This was my last day at work. I got to spend it with some of my closest students: The Leadership Program. Previous to this above picture, we did an egg toss with egg babies. They got attached to these raw eggs with faces on them, names and everything. Lots of shrieking and laughs and pure delight. And cake. And soda. And crumbs on the floor.
2 weeks prior to this above photograph, I broke down in front of all of them.
“I am so proud of you,” I said.
A teacher who cries in front of students, out of disappointment, is considered a curse in Tanzania. They were silent. But they also knew, because of our cultural differences, that my tears were happy tears, and it was okay. They weren’t cursed.
I worked my butt off to sustain the 3 programs I started: The Leadership Program, the Running Club, and the Theater/Improv Club which we call Theater Sports. I found teachers to take over in the best way that they could, despite the school changing their after-school schedules and requiring Form 2 and 4 students to study from 3:30 – 5.
I didn’t give up. I went to the Administration, talked to the Principle and Academic Head, who liked what I was doing – and approved my students as exceptions to continue their extracurricular activities.
It was emotional and emotionally exhausting, because I dedicated 110% to these kids, to give them opportunities that would continue to strengthen them as individuals. But I was also in check with the reality – that not everything could be sustained the way that I laid it down. I can only do what I can, and others can only do what they can. Also within the limitations of what the school wants.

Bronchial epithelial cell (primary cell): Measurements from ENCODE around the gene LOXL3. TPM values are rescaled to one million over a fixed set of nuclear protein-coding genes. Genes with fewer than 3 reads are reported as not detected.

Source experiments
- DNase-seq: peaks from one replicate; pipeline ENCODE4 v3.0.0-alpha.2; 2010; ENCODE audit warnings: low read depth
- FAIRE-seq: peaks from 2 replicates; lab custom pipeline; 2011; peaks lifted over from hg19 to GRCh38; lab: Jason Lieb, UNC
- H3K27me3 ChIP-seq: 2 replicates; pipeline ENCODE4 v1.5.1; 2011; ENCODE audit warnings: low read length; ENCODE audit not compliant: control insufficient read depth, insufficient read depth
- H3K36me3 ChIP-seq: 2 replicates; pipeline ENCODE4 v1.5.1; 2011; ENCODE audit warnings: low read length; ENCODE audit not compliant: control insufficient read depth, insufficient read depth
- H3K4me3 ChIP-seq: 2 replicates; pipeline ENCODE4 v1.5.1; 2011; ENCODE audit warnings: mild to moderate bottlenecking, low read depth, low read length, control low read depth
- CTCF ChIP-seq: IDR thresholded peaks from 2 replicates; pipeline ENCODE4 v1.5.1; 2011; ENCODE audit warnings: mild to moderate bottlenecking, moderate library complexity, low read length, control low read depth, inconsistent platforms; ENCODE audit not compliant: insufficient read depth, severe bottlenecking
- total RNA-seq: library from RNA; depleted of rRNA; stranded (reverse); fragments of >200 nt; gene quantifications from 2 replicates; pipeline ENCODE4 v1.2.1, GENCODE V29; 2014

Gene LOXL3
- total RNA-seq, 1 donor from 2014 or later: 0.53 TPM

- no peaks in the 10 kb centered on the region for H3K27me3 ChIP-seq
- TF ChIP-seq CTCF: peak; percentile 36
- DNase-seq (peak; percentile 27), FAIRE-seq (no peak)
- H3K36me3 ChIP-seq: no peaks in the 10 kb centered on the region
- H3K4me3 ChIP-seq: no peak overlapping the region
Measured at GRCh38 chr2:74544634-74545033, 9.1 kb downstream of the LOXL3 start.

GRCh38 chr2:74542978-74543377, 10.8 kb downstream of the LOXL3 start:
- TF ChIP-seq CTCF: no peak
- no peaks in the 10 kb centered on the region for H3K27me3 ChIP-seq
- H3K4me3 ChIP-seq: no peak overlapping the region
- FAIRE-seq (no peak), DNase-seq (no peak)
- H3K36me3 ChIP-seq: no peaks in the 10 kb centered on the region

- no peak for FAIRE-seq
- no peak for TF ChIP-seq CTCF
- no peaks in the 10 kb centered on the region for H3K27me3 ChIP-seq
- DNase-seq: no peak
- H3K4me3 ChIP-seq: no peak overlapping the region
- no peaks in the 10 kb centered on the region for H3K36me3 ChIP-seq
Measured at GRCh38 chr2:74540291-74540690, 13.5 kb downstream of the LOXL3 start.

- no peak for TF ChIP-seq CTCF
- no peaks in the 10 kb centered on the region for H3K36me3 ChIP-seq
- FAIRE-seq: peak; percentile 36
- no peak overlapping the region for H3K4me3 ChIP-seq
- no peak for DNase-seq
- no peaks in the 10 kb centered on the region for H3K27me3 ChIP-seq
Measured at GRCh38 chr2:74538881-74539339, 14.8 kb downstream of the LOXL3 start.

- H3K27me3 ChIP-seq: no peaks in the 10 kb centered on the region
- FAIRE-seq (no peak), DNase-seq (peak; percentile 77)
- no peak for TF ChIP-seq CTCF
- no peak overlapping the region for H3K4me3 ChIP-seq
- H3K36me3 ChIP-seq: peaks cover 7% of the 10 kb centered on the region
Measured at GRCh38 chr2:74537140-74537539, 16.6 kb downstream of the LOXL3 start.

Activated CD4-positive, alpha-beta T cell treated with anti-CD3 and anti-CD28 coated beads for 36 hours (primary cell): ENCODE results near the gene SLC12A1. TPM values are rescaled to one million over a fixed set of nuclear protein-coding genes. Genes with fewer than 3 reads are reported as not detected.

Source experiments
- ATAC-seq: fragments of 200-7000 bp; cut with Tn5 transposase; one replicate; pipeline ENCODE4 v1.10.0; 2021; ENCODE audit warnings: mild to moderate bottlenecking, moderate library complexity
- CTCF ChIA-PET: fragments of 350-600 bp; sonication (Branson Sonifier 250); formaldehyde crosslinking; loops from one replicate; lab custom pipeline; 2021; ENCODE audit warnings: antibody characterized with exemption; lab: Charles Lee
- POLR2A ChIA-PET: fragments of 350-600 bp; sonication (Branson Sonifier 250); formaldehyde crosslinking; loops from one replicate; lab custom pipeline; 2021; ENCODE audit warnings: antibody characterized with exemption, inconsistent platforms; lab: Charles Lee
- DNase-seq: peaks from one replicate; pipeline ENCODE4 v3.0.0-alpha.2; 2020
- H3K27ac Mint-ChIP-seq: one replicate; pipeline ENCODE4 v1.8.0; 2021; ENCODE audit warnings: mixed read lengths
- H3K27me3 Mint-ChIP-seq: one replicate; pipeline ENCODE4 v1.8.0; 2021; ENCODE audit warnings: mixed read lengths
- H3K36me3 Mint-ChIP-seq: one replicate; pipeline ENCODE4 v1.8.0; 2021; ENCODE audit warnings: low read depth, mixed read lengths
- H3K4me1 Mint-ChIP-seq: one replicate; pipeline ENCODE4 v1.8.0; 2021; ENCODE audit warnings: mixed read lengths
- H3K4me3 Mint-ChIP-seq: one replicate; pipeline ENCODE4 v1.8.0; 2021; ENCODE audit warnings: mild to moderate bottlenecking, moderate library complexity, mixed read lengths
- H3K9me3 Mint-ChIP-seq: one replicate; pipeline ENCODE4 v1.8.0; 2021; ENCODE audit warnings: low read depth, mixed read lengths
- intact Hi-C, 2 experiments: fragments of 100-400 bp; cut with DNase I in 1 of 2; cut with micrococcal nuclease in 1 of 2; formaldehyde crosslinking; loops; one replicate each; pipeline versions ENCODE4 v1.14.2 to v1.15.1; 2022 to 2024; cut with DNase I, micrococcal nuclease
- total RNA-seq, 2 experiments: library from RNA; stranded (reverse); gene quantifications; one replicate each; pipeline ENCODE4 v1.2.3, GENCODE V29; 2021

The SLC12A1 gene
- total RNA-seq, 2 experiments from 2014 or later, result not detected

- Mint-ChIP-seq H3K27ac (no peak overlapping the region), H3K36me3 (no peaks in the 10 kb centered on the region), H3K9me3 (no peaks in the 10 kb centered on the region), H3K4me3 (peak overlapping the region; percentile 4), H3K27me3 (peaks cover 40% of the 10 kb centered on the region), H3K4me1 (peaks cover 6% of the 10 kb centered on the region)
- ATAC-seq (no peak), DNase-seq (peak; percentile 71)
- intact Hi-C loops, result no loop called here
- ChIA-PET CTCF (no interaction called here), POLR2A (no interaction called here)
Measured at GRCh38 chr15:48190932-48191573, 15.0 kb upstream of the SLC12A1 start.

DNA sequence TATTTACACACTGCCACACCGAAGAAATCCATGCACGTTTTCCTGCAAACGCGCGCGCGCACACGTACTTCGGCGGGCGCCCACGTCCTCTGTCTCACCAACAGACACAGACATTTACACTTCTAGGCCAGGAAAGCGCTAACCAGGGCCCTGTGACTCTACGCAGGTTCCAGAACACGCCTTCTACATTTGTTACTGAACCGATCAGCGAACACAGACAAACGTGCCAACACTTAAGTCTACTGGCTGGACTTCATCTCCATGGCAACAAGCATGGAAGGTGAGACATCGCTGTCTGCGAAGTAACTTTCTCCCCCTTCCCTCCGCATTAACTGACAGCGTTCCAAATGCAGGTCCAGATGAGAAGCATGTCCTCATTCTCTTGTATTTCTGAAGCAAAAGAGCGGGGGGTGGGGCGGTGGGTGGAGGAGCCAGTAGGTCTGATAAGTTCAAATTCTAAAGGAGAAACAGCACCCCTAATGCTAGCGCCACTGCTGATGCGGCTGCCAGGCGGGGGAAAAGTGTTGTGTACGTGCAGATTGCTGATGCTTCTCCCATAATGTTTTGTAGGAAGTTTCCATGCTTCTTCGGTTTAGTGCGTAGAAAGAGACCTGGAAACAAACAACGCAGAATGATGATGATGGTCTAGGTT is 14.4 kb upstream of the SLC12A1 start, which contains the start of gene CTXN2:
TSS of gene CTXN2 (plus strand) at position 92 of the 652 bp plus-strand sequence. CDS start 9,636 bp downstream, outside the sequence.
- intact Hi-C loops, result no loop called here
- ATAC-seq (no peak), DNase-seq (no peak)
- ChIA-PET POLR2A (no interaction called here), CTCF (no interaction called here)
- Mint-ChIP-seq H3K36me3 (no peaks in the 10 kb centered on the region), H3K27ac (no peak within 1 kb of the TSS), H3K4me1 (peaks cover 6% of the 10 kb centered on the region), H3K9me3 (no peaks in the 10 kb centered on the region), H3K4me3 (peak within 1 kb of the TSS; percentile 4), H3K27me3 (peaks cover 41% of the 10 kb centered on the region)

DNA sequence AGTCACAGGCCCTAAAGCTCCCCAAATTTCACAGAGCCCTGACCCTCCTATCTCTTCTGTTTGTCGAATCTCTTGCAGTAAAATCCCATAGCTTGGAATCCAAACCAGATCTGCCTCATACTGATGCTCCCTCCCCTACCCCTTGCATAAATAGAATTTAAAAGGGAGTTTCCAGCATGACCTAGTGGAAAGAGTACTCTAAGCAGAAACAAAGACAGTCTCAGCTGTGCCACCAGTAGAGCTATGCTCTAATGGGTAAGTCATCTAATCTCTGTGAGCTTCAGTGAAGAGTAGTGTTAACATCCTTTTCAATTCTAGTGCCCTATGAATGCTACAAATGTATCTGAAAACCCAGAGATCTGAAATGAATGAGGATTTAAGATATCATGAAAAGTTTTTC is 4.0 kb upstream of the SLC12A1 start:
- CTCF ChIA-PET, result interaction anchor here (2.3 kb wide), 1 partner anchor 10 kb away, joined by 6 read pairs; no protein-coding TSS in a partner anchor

I succeeded in finding 4 teachers to sustain these programs the way they could. Of course, in their own way. And that’s all I could hope for. I didn’t care if it wasn’t the same way that I did – all I wanted was for others to also care for these kids and not leave them hanging. They are doing this. In their own way. And it’s brilliant.
SO was it hard for me to say goodbye? Of course. I love these kids. They inspired me. They made me look forward to work every single day. Every single day was different. But I was also ready to let go, and pass on the work, and have the kids continue to grow under new leadership.
All of these kids that I worked with closely, perhaps 50 in total, and other individuals within the school who left an impression on me for one reason or another – are so, so special. Each individual has their gift, and I sought to help them discover it.
I am not saying I was a savior. I only hope that each student I worked with were inspired to discover and apply their gift, and if they hadn’t found it, to find it, and to use it, and to apply it.